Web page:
PROCESS VALIDATION IN MANUFACTURING OF BIOPHARMACEUTICALS

PROCESS VALIDATION IN MANUFACTURING OF BIOPHARMACEUTICALS



Process validation continues to be a topic of much debate and con-fusion for bio pharmaceutical manufacturers. It is usually perceived as a regulatory requirement and good business practice, since it can prevent failed batches when based on science and risk assessments. This book provides insights into the key aspects and current practices of process validation.

Chapter 1 addresses some of the current process validation concerns. In Chapter 2, the use of a risk assessment method (failure modes and effect analysis [FMEA]) is presented as a means to prioritize process parameters for further process characterization prior to validation. FMEA provides a logical approach that can aid in establishing critical parameters and ensure process robustness. Specific examples on the use of FMEA will aid readers to establish this method in their own organizations.

Process characterization is a prerequisite for process validation. In Chapter 3, a description of how to carry out thorough and consistent process characterization is presented. “Precharacterization” studies, which are used to help define the scope of the actual experimental characterization work, are also discussed. The discussions on timing of process characterization, needed resources, and a stepwise approach provide valuable insights. The importance of scale-down in process characterization is also addressed.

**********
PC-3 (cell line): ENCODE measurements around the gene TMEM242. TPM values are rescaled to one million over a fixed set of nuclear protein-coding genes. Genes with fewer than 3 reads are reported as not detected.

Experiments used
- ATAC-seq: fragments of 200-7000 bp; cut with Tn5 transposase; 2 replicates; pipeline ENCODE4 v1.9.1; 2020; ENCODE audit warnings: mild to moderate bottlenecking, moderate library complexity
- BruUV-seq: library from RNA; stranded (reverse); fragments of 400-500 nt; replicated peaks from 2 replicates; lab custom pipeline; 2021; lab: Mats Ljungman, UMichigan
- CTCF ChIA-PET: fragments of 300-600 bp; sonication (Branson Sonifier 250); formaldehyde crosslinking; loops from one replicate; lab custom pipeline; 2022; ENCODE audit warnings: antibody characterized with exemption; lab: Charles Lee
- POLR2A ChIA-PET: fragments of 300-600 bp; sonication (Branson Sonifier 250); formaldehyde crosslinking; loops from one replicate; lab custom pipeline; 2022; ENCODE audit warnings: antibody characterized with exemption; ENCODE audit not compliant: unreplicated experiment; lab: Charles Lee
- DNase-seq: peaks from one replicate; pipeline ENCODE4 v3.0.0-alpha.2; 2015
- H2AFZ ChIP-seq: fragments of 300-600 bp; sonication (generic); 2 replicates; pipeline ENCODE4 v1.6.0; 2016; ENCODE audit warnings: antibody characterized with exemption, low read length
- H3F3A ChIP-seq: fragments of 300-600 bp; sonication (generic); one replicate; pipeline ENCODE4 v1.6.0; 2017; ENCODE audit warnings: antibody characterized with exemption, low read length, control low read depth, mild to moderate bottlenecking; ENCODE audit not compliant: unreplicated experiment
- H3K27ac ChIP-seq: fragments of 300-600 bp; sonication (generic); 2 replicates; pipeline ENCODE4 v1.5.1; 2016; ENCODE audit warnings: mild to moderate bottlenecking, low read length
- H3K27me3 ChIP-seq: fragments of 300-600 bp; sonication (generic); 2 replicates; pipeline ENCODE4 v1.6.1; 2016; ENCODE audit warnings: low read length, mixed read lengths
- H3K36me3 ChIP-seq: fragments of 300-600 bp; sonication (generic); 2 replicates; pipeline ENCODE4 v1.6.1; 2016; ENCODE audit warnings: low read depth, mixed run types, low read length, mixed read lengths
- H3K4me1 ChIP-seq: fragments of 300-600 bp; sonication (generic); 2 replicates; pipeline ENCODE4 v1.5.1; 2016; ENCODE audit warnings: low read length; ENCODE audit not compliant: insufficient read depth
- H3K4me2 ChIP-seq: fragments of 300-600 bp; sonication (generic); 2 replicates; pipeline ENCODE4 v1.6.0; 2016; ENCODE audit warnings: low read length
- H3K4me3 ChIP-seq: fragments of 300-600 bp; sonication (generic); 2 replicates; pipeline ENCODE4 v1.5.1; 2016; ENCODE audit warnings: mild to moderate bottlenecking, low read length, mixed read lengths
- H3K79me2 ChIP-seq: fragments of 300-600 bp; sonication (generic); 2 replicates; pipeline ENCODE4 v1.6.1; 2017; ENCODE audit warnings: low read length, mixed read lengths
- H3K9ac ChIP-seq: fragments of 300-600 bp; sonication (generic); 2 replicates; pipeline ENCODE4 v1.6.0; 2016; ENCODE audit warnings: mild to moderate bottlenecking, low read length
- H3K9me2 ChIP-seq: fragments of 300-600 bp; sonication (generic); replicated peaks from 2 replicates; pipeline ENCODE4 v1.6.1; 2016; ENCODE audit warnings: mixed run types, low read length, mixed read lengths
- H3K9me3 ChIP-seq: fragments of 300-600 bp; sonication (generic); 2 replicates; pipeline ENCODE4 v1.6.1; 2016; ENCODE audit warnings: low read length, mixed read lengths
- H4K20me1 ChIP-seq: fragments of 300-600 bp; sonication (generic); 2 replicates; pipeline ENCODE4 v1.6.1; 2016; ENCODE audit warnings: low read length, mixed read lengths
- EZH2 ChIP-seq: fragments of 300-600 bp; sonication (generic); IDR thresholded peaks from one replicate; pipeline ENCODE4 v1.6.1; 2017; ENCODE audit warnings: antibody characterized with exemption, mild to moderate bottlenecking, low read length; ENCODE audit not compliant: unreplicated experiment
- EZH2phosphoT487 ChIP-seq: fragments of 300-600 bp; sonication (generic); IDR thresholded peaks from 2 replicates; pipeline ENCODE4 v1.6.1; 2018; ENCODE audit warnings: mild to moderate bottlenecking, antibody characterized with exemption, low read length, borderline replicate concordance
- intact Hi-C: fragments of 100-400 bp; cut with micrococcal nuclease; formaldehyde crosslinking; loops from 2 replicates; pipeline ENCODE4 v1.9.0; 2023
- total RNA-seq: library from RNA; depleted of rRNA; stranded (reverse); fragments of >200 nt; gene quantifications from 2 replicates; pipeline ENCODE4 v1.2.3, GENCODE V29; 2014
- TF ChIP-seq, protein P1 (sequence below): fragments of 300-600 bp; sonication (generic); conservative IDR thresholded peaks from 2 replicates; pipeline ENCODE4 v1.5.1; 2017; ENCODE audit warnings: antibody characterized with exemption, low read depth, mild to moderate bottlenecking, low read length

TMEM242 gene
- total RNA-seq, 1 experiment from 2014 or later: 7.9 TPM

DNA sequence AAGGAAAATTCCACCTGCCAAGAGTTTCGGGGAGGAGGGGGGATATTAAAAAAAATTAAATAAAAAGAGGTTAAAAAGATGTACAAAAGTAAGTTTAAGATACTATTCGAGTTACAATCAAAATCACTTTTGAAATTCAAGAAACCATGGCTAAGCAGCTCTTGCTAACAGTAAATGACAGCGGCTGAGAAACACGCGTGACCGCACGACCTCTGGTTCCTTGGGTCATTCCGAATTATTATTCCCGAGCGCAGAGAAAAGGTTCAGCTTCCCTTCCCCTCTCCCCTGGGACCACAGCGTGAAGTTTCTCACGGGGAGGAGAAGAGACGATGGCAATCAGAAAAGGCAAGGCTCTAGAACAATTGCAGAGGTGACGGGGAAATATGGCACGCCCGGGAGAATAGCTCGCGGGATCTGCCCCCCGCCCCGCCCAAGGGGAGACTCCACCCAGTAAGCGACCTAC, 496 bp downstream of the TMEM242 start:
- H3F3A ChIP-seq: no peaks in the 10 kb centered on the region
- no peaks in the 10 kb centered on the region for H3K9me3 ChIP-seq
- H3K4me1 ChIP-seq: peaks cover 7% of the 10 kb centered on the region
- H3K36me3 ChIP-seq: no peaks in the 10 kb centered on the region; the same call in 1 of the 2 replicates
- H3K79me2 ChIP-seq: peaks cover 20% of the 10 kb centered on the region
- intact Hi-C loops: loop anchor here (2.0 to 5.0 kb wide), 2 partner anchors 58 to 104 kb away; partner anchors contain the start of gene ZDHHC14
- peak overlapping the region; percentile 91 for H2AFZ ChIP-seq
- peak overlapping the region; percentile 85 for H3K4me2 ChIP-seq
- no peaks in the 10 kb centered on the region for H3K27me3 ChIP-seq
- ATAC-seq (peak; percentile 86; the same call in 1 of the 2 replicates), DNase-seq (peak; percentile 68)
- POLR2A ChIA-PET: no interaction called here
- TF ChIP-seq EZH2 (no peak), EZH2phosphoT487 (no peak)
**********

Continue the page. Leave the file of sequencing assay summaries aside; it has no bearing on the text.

Accurately scaling down to mimic manufacturing processes is essential in several aspects of process validation. Chapter 4 provides further guidance and strategies for scaling down unit operations, including chromatography, chemical modification reactions, ultrafiltration, and microfiltration. In addition to general scale-down principles and parameters, the authors address specific problems and present some examples.

Prior to establishing a process that can be validated, it is essential to consider potential risks from adventitious agents, which include viruses, bacteria, fungi, mycoplasma, and transmissible spongiform encephalopathies. The potential sources of these agents and testing programs for them are described in Chapter 5. Examples of contamination events in biopharmaceutical manufacturing are presented. Bioburden assessment and sterility issues are also addressed, and a summary table describes adventitious agents, rec-ommended tests, and stages at which to perform testing.

In Chapter 6, the life span of both chromatography and filtration media is addressed. There are discussions on the various factors that influence life span, along with experimental approaches for validation. The use of small-scale models for validation is discussed. The application of concurrent validation to provide life span data, an approach gaining more acceptance lately, is also discussed in this chapter.

Chapter 7 begins with an overview of filtration validation and a discussion of validation that can be performed in scaled-down studies as well as those aspects that require manufacturing scale. Next is a section on the validation of sterilizing-grade filters. Subsequent sections address validation of filters used for clarification and virus removal filters. Details of tangential-flow filter validation are presented. Also included are descriptions of specific validation issues in clarification of bacterial cell harvest and lysate clarification, mammalian cell clarification, and protein concentration and diafiltration. Cleaning validation for reusable membranes is also discussed.